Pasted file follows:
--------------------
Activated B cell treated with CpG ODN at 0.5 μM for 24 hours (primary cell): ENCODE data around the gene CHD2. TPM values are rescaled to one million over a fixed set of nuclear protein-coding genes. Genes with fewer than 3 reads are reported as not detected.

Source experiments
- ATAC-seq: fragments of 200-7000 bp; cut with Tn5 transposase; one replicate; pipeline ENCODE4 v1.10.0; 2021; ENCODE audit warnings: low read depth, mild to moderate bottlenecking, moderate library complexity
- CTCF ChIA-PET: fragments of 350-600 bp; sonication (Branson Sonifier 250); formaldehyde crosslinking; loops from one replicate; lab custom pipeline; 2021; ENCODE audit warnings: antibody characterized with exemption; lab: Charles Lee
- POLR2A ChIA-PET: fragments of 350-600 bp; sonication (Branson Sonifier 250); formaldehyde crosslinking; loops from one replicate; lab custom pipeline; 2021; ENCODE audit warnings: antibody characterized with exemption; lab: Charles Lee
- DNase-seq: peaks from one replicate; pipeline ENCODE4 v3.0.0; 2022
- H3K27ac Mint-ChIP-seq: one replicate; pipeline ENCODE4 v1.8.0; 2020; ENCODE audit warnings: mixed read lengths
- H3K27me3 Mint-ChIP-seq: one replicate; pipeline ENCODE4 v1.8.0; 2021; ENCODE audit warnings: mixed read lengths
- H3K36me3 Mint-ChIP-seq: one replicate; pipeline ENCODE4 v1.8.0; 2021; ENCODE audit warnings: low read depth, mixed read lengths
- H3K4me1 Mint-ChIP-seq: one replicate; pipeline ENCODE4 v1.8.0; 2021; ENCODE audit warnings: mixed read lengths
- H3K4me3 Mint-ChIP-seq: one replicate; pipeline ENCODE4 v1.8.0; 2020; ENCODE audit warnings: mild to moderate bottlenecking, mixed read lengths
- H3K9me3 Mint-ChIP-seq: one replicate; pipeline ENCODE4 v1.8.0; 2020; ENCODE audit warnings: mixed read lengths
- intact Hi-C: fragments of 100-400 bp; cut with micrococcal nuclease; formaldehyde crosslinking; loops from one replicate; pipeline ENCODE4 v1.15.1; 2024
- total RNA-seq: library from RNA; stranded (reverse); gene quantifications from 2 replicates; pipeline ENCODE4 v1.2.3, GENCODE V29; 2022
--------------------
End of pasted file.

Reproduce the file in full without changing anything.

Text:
Activated B cell treated with CpG ODN at 0.5 μM for 24 hours (primary cell): ENCODE data around the gene CHD2. TPM values are rescaled to one million over a fixed set of nuclear protein-coding genes. Genes with fewer than 3 reads are reported as not detected.

Source experiments
- ATAC-seq: fragments of 200-7000 bp; cut with Tn5 transposase; one replicate; pipeline ENCODE4 v1.10.0; 2021; ENCODE audit warnings: low read depth, mild to moderate bottlenecking, moderate library complexity
- CTCF ChIA-PET: fragments of 350-600 bp; sonication (Branson Sonifier 250); formaldehyde crosslinking; loops from one replicate; lab custom pipeline; 2021; ENCODE audit warnings: antibody characterized with exemption; lab: Charles Lee
- POLR2A ChIA-PET: fragments of 350-600 bp; sonication (Branson Sonifier 250); formaldehyde crosslinking; loops from one replicate; lab custom pipeline; 2021; ENCODE audit warnings: antibody characterized with exemption; lab: Charles Lee
- DNase-seq: peaks from one replicate; pipeline ENCODE4 v3.0.0; 2022
- H3K27ac Mint-ChIP-seq: one replicate; pipeline ENCODE4 v1.8.0; 2020; ENCODE audit warnings: mixed read lengths
- H3K27me3 Mint-ChIP-seq: one replicate; pipeline ENCODE4 v1.8.0; 2021; ENCODE audit warnings: mixed read lengths
- H3K36me3 Mint-ChIP-seq: one replicate; pipeline ENCODE4 v1.8.0; 2021; ENCODE audit warnings: low read depth, mixed read lengths
- H3K4me1 Mint-ChIP-seq: one replicate; pipeline ENCODE4 v1.8.0; 2021; ENCODE audit warnings: mixed read lengths
- H3K4me3 Mint-ChIP-seq: one replicate; pipeline ENCODE4 v1.8.0; 2020; ENCODE audit warnings: mild to moderate bottlenecking, mixed read lengths
- H3K9me3 Mint-ChIP-seq: one replicate; pipeline ENCODE4 v1.8.0; 2020; ENCODE audit warnings: mixed read lengths
- intact Hi-C: fragments of 100-400 bp; cut with micrococcal nuclease; formaldehyde crosslinking; loops from one replicate; pipeline ENCODE4 v1.15.1; 2024
- total RNA-seq: library from RNA; stranded (reverse); gene quantifications from 2 replicates; pipeline ENCODE4 v1.2.3, GENCODE V29; 2022